Our population in Northern Ireland is getting older. The most recent statistics from the Northern Ireland Statistics and Research Agency (NISRA) show that the number of people aged 85 is now estimated to be at almost 40,000. That’s an increase of almost 10,000 people who are 85 and over in just ten years, a rate of growth that outstrips that for people under 85.
That means more people have to go through the process of financing residential care, either for themselves or their family members. It can be a complex process, fraught with difficulties, with people increasingly relying on the advice sector to guide them through the process. That’s why Law Centre NI has teamed up with Housing Rights for the first time to offer a specialist training course for advisers.
The Law Centre NI training team caught up with the community care legal officer, Catherine Harper, who will be delivering part of the training to find out more about this unique training event.
Catherine Harper, Law Centre NI Legal Officer (Community Care)
Training Team (TT): Hi Catherine. We’re really excited about this course. It represents a first for Law Centre NI and recognises the increasing need coming through our advice lines. What is your background and what experience do you have in residential care?
Catherin Harper (CH): I have worked in mental health and community care for a number of years, as well as a practicing Barrister. I have advised on assessing needs in residential care, assessing financial needs, and top up fees.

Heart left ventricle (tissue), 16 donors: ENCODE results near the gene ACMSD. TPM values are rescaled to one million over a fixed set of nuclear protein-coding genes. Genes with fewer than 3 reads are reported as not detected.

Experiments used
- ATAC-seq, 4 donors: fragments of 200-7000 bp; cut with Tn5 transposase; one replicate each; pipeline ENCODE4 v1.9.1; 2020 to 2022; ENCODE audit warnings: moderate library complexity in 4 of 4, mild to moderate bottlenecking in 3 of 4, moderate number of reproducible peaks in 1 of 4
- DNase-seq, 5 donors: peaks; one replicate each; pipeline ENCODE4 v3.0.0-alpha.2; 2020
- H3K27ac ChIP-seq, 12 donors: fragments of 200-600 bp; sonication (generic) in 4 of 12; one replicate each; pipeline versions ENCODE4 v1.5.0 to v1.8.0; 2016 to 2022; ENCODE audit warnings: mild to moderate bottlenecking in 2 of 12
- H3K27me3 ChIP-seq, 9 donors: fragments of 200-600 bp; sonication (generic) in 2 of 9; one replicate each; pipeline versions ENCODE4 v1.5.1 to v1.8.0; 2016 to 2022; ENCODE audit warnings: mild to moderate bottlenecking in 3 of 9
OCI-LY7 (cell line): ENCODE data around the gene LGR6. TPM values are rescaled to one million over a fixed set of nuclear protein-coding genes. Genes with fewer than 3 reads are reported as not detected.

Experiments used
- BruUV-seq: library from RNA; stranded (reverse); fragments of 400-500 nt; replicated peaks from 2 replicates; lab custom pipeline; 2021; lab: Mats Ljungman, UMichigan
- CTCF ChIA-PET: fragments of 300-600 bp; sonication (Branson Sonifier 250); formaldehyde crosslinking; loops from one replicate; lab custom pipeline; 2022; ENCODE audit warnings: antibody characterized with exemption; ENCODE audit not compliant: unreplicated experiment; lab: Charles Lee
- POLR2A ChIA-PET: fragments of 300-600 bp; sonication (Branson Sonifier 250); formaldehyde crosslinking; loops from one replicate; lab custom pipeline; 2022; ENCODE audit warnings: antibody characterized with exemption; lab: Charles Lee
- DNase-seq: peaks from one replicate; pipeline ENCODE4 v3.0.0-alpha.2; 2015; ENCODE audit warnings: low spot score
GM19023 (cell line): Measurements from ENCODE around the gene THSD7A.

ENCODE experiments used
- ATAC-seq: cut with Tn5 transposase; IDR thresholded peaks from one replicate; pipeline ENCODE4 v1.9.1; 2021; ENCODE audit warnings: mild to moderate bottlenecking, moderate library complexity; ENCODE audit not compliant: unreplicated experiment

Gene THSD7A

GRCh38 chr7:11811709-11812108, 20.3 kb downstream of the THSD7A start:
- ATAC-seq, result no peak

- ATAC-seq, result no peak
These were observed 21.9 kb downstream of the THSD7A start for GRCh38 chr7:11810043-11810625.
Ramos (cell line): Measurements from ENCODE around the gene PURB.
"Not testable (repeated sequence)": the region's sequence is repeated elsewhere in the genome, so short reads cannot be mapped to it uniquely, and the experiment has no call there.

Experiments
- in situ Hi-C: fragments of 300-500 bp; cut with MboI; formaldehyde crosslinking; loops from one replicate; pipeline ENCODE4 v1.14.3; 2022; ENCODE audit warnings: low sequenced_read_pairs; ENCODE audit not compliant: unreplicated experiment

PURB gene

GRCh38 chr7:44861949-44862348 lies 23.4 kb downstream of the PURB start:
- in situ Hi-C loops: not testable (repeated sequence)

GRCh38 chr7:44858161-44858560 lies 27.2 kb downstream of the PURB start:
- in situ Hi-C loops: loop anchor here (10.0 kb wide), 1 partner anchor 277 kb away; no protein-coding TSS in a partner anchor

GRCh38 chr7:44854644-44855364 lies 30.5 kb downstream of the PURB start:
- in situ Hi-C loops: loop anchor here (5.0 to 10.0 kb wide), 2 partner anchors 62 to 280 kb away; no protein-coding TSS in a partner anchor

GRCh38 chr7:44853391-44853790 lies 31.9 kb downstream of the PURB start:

TT: You obviously know the subject well but why do you think it is important for advisers to fully understand the options available?
CH: It’s hugely important because the decisions being made are life changing for people and their families. It affects a person’s human rights and it’s important to know what those rights are. A simple example is determining where the duty lies - is it with the Housing Executive or with the Trust? It stresses the importance of the promotion of independent living and holistic person centered planning.
TT: In your experience, what are the day to day problems people might face when approaching residential care issues?
CH: Navigating a way through the law. This can be complex, especially in terms of duties to asses. Understanding fees and payments is always difficult too. How much people are requested to pay in residential care, how fees are calculated, top up fees and who is expected to pay them. These are all questions a person is faced with.
TT: Why do you think this course is so important to advisers?
CH: The course will give a detailed understanding of the law in relation to community care and help advisers easily understand how this can help their clients.
TT: Do you have any tips for advisers when approaching the issue of financing residential care?
CH: There will be plenty of tips during the course but one thing I would always say is that people need to ensure they always consider the needs of the person, balancing finance and the health and well-being of residents.
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